Scientists demonstrate how COVID-19 infects human cells
Researchers have used cryogenic electron microscopy to show that coronaviruses enter human cells through an interaction with angiotensin-converting enzyme 2 (ACE2).
Scientists exploring how coronaviruses like COVID-19 infect human cells have shown that the SARS-CoV-2 spike (S) glycoprotein binds to the cell membrane protein angiotensin-converting enzyme 2 (ACE2) to enter human cells.
COVID-19 has been shown to bind to ACE2 via the S protein on its surface. During infection, the S protein is cleaved into subunits, S1 and S2. S1 contains the receptor binding domain (RBD) which allows coronaviruses to directly bind to the peptidase domain (PD) of ACE2. S2 then likely plays a role in membrane fusion.
Chinese researchers have now used cryogenic electron microscopy (cryo-EM) to study the structure of the ACE2 when it is bound to one of its typical ligands, the amino acid transporter B0AT1 and also how the COVID-19 RBD may bind to the ACE2-B0AT1 complex. These structures have previously not been identified and could aid in producing antivirals or a vaccine that can block coronavirus infection by targeting ACE2.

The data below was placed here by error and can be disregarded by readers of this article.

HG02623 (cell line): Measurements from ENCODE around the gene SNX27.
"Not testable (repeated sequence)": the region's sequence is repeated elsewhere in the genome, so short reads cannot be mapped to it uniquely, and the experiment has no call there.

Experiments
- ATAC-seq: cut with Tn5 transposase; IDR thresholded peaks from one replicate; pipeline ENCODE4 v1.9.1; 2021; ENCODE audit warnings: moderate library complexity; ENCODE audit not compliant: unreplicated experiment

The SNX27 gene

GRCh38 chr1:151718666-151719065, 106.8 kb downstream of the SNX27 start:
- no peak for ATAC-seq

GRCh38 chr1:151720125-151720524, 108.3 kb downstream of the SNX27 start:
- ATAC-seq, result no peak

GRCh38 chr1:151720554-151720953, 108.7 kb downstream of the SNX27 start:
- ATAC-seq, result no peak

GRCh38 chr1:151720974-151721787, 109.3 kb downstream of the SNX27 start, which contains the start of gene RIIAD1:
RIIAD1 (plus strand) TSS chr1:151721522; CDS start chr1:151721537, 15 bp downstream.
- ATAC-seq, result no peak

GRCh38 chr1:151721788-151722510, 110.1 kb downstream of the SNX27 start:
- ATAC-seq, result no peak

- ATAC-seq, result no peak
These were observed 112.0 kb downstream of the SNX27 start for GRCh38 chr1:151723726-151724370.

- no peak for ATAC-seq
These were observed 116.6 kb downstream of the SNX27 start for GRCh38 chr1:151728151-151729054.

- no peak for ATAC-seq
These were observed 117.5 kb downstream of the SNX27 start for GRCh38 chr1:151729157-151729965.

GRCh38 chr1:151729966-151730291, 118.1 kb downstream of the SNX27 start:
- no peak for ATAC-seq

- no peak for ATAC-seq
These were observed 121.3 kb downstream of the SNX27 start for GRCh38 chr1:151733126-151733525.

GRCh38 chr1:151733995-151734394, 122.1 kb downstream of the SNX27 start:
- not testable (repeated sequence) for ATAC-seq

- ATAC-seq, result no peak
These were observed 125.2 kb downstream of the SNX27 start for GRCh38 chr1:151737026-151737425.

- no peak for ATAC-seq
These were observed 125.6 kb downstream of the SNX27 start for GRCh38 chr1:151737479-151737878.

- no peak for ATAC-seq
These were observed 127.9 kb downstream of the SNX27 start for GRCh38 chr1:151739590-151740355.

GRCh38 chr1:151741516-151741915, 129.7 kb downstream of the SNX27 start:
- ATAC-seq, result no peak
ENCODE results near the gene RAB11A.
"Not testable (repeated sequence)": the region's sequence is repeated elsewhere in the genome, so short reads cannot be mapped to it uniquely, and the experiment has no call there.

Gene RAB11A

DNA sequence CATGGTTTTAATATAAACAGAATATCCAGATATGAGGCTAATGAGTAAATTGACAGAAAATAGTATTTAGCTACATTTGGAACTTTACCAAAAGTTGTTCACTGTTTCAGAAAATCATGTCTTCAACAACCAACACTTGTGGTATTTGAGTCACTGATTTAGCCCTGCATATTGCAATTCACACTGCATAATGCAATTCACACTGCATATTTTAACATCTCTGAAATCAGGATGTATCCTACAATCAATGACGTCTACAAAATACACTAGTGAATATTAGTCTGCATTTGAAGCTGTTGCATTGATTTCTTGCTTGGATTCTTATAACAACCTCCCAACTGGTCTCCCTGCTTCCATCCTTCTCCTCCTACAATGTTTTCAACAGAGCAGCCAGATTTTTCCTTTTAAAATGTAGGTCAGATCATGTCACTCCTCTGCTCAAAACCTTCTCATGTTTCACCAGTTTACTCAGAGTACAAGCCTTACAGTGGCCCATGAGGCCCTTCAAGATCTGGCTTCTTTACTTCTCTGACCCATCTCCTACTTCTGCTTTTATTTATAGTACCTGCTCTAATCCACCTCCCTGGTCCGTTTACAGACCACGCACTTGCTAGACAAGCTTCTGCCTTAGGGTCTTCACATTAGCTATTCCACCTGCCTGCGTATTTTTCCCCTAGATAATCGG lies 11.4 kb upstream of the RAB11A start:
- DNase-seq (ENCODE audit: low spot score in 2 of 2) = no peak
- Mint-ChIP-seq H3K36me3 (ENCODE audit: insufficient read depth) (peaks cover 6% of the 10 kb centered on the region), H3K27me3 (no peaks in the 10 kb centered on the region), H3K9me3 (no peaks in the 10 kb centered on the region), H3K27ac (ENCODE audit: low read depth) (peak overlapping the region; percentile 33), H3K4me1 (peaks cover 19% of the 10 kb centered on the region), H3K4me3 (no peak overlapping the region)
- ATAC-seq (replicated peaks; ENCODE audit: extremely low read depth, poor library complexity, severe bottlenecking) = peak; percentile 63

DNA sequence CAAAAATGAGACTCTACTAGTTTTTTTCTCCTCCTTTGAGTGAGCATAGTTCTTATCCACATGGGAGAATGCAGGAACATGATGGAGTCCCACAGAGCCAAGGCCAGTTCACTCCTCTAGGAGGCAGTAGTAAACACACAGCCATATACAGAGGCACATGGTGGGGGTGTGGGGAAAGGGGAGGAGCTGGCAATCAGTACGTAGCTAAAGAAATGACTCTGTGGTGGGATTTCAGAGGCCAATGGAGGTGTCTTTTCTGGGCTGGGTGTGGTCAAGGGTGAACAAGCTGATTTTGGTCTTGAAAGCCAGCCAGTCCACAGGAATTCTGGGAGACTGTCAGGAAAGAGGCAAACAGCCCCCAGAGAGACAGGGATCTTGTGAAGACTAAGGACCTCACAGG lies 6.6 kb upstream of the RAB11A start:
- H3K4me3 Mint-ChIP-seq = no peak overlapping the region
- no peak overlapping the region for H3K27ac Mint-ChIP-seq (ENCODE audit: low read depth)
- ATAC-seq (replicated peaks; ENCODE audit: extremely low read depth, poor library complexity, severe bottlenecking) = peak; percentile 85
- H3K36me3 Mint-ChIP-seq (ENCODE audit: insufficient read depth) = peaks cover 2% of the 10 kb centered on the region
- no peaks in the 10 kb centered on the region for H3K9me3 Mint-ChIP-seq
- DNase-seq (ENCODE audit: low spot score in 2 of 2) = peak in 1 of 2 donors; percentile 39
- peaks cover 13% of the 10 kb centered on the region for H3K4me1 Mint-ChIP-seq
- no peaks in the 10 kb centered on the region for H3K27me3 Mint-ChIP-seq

The paper, published in Science, suggests ACE2 needs to dimerise to be active. The resultant homodimer has two PDs, able to bind two COVID-19 S protein trimers simultaneously.
A previous study found COVID-19 S proteins form trimers with two of the RBDs facing one direction (down) and the other facing the opposite way (up).
In the current study, the team identified that the structures could only bind if the PD interacts with the up RBD.
They further compared how SARS-CoV-2-RBD binding is different to other SARS-CoV-RBDs binding; showing that some changes in the sequence may make associations tighter in COVID-19, while others could reduce the binding affinity.
The researchers concluded that their research could contribute to structure-based designs of decoy ligands or antibodies able to specifically target ACE2 or coronavirus spike proteins to prevent viral infection.